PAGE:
Right wingers are trying to spin this election as a mandate for Farage’s no-deal Brexit. That couldn’t be further from the truth. If the polls are right, just a third of people will have given their support to Farage. Although he may have topped the poll, that does not mean a majority of those voting, let alone a majority of the country, want his backward-looking, catastrophic vision of Brexit.  


 

I fear the Conservative Party will learn precisely the wrong lesson from these results as it embarks on a leadership election where candidates compete for who can be the most Faragiste.  

There is now a real risk that a new Conservative Prime Minister will seek to take the UK crashing out of Europe with no deal by simply running the clock down to the October 31 deadline. 

To force this form of Brexit on the British people when it is clearly opposed by a majority in both Parliament and the country would be a democratic outrage with consequences that will poison our politics for a generation or more. 

That’s why Labour urgently needs to re-think its position and realign with our members and voters and establish a bulwark against Farage’s dark vision becoming reality. We must recognise that the only way to solve this crisis, defeat the far right and to build a lasting settlement on Brexit is to allow the public back into this decision.  

For our party's sake but, most of all for Britain’s sake, Labour needs to find some backbone on Brexit, find our voice - and do it fast.  
 

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 Labour people

 



Jim Deen, aged 72, climbed Snowdon with me last Saturday. He’s not only physically resilient, he’s politically tough too. After 26 attempts, he was finally elected to Worthing council this month.

Saxon Spence (and I didn't ask her age) joined the Labour Party in 1945. I was honoured to give her a hug at the Exeter EU election rally on Wednesday night.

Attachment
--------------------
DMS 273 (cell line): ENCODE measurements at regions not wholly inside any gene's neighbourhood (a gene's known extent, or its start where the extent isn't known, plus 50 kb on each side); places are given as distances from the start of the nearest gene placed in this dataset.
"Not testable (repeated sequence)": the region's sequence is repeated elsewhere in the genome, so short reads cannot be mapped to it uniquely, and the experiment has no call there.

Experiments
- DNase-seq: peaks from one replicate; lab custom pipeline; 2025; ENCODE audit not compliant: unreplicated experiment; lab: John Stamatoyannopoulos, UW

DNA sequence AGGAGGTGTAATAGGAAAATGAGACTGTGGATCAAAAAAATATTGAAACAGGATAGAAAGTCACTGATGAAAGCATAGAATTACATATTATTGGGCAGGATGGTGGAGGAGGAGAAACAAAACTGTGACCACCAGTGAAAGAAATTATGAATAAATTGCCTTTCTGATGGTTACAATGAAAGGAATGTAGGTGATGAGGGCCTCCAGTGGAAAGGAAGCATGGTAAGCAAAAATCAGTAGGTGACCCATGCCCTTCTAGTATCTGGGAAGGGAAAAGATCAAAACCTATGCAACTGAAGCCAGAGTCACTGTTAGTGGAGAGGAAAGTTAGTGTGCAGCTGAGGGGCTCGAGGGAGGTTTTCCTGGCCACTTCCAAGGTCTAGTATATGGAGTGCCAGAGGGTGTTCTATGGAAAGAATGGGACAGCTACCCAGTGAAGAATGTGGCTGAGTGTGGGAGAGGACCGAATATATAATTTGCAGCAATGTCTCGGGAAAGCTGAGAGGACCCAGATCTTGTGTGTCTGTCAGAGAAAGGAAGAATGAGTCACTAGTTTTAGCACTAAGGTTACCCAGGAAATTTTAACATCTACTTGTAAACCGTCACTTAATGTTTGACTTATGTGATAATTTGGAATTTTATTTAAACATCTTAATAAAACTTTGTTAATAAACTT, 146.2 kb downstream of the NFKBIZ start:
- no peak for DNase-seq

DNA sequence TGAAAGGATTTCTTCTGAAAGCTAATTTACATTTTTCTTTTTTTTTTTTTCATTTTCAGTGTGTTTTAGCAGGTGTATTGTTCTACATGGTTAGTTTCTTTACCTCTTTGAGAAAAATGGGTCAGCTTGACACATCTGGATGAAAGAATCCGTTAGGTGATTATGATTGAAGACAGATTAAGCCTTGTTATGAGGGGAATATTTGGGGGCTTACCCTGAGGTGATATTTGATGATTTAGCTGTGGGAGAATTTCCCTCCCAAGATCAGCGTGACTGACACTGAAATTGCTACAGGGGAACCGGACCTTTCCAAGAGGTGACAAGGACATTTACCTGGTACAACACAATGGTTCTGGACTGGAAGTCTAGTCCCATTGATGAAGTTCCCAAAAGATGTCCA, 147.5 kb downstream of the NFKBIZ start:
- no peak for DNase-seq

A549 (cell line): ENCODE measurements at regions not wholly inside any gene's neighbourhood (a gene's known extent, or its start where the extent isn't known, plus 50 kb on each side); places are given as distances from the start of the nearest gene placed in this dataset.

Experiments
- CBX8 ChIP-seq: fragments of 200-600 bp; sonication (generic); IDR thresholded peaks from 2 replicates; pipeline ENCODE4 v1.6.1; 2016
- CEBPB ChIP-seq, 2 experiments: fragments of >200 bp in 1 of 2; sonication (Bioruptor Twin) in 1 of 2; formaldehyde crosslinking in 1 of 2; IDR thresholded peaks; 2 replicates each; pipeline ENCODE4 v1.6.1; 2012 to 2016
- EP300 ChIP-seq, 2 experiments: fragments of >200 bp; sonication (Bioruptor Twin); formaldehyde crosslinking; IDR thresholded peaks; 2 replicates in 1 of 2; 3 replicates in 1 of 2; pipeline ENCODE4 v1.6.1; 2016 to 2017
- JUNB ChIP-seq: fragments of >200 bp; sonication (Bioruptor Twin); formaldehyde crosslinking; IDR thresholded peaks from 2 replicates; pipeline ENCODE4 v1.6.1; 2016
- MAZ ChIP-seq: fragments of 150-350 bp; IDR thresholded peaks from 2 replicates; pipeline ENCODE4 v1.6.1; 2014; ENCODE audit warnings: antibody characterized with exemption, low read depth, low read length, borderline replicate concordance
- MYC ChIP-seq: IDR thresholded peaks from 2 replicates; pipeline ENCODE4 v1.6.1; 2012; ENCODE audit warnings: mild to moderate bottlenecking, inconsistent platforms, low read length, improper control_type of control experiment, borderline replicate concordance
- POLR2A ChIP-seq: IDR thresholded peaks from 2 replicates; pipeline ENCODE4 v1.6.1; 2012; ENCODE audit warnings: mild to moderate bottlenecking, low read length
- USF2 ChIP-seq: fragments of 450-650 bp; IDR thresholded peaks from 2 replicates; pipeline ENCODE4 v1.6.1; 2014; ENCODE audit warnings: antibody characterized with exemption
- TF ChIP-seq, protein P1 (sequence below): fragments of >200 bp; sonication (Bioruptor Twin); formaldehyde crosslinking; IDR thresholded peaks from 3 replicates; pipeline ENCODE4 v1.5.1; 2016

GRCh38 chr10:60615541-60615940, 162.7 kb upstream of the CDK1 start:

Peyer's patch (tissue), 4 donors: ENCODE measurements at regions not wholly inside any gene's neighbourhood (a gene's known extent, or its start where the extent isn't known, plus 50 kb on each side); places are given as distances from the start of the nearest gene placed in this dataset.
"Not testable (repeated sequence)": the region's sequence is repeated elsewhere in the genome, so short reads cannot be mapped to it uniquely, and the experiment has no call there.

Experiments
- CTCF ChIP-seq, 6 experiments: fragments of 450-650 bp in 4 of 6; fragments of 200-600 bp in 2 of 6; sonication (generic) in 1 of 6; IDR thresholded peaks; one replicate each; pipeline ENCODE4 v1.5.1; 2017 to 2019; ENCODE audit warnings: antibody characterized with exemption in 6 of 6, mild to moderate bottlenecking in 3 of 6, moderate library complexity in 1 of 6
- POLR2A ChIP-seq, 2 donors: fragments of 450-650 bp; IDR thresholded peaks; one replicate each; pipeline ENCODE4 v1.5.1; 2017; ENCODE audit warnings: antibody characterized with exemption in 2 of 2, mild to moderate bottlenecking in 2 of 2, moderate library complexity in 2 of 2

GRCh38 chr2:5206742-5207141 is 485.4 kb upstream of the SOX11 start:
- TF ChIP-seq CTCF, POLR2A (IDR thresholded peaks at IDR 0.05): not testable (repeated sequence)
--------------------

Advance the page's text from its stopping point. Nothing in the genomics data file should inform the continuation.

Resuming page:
K.C. Gordon has been a lifelong member and activist in Arfon, who also served his community working as a mountain rescuer. It was a pleasure to talk mountains and politics with K.C.

Three inspiring reasons why I love Labour people.

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The Crying Game


As Prime Minister Theresa May had an unenviably difficult job, and she did it badly. She tried to do what was right for our country. But she failed because by the time she realised the need for compromise it was too late.

History will record she was honourable in her intentions. To those who have plotted her downfall to further their own ambitions, the ideological fanatics, who won't stop until they have cut off all our ties with Europe, history will not be so kind.
 

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Rip it up (and start again)*

 



You will know that gambling reform is a central part of my policy work. I have seen first-hand the harm that this poorly-regulated industry has done to our communities, including my own constituency of West Bromwich East.

The effects of this harm are all around us. In the clustering of betting shops on our high streets. In the non-stop gambling adverts during football matches. In the devasting consequences on the lives of ordinary people, including loneliness, debt and even suicide.